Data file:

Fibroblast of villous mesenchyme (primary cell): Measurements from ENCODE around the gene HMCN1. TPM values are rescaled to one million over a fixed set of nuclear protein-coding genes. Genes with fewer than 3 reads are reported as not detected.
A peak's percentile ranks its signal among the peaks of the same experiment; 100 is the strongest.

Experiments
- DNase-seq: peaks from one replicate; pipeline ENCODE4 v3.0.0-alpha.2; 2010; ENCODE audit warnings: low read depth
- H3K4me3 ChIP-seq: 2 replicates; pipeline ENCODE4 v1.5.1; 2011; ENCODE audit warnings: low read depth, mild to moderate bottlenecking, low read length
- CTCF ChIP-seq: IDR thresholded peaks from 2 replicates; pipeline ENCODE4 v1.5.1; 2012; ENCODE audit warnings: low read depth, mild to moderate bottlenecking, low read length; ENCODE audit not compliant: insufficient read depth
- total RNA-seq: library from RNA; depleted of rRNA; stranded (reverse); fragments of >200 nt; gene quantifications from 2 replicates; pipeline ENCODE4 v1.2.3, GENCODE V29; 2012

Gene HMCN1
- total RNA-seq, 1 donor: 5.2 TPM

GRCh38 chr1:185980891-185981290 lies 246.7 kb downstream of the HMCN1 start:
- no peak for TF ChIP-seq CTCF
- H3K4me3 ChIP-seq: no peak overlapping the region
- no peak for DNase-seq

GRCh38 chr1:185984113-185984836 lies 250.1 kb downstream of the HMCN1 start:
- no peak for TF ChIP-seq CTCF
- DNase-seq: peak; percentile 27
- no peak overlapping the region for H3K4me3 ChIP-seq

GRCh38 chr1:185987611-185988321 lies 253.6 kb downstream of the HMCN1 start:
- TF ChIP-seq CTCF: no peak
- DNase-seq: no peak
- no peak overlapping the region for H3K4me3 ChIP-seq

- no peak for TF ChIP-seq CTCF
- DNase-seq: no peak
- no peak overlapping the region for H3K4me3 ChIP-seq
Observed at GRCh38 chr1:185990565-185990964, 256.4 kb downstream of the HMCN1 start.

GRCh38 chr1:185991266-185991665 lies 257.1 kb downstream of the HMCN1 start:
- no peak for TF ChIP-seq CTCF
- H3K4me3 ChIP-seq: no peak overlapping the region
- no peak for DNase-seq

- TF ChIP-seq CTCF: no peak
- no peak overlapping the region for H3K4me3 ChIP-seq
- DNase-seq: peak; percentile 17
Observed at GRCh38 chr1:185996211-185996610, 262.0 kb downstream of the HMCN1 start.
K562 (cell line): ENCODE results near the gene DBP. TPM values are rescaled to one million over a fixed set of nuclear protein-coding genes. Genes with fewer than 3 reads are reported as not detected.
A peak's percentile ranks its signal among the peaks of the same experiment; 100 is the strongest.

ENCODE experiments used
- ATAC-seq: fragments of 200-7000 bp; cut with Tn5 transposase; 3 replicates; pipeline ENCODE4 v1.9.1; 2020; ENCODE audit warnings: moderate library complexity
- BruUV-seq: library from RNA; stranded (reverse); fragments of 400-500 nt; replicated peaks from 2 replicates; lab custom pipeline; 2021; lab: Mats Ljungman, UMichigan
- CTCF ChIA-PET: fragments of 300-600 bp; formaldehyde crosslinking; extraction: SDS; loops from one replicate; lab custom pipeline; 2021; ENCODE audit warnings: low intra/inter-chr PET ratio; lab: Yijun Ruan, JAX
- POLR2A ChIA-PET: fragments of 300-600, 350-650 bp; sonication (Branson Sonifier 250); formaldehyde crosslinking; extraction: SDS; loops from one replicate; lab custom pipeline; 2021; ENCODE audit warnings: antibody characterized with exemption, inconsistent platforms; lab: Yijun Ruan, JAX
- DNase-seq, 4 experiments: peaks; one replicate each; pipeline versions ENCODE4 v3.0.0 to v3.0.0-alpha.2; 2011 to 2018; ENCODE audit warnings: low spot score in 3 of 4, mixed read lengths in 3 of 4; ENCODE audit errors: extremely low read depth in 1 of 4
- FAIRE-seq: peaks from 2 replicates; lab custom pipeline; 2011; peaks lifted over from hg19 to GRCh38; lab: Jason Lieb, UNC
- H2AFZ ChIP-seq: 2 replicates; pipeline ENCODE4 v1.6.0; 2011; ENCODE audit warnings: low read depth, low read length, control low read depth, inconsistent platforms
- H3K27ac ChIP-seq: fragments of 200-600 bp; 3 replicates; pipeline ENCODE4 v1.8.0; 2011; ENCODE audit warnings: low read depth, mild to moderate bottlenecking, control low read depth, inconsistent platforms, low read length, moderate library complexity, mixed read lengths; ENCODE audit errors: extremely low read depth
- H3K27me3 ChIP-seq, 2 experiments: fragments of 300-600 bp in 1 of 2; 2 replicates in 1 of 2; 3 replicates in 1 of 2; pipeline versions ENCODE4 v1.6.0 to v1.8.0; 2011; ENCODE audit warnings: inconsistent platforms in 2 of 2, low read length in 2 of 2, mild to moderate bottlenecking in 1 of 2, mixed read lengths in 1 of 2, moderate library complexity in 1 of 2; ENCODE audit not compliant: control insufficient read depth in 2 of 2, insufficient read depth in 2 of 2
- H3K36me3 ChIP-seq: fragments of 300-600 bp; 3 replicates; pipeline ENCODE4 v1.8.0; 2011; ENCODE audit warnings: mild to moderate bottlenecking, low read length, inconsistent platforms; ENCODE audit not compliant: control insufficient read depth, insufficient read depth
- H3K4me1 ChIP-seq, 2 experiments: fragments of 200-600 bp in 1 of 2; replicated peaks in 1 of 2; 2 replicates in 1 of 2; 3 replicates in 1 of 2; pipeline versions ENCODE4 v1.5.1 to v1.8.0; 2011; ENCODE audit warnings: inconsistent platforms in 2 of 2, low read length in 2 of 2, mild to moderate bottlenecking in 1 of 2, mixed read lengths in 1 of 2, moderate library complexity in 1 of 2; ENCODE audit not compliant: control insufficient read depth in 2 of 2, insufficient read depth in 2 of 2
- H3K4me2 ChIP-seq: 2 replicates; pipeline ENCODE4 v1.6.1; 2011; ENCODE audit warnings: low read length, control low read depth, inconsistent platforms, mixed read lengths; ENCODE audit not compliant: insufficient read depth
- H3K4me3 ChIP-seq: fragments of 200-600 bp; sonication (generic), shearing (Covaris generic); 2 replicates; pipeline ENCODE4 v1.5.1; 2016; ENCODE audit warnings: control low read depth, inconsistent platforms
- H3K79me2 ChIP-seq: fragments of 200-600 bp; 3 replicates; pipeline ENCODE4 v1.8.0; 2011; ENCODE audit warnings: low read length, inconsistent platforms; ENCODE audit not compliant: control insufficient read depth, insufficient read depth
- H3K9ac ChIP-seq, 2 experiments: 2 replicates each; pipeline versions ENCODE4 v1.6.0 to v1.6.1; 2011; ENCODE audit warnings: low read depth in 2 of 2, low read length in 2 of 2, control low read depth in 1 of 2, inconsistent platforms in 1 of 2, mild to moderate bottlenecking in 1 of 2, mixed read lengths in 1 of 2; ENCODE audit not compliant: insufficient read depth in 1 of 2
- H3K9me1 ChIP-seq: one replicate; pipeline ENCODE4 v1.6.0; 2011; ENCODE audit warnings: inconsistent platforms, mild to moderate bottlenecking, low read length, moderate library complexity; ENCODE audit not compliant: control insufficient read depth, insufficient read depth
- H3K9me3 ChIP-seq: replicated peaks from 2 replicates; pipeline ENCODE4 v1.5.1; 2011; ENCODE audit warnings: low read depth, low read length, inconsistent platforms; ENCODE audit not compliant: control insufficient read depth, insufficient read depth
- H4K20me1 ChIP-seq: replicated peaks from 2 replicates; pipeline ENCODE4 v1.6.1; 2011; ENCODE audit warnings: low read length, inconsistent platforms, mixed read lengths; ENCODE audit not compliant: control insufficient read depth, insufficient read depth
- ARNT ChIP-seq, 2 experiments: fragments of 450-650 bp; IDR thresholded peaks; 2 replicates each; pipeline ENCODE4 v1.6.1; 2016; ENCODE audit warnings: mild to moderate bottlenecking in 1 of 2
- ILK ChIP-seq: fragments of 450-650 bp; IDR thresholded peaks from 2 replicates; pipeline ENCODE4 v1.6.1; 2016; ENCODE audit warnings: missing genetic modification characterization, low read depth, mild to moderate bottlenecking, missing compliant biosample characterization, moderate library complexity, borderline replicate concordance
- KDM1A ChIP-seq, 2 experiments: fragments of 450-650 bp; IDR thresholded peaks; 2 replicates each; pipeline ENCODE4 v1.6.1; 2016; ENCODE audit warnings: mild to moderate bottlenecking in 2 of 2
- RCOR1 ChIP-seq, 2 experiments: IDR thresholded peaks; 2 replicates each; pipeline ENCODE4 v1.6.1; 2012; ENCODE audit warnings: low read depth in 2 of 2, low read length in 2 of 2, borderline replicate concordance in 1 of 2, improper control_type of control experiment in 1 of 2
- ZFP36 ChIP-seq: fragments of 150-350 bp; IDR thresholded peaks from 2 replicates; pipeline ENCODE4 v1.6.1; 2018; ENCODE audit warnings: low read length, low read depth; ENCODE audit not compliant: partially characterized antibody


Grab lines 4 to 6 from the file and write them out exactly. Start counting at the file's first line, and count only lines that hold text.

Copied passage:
- DNase-seq: peaks from one replicate; pipeline ENCODE4 v3.0.0-alpha.2; 2010; ENCODE audit warnings: low read depth
- H3K4me3 ChIP-seq: 2 replicates; pipeline ENCODE4 v1.5.1; 2011; ENCODE audit warnings: low read depth, mild to moderate bottlenecking, low read length
- CTCF ChIP-seq: IDR thresholded peaks from 2 replicates; pipeline ENCODE4 v1.5.1; 2012; ENCODE audit warnings: low read depth, mild to moderate bottlenecking, low read length; ENCODE audit not compliant: insufficient read depth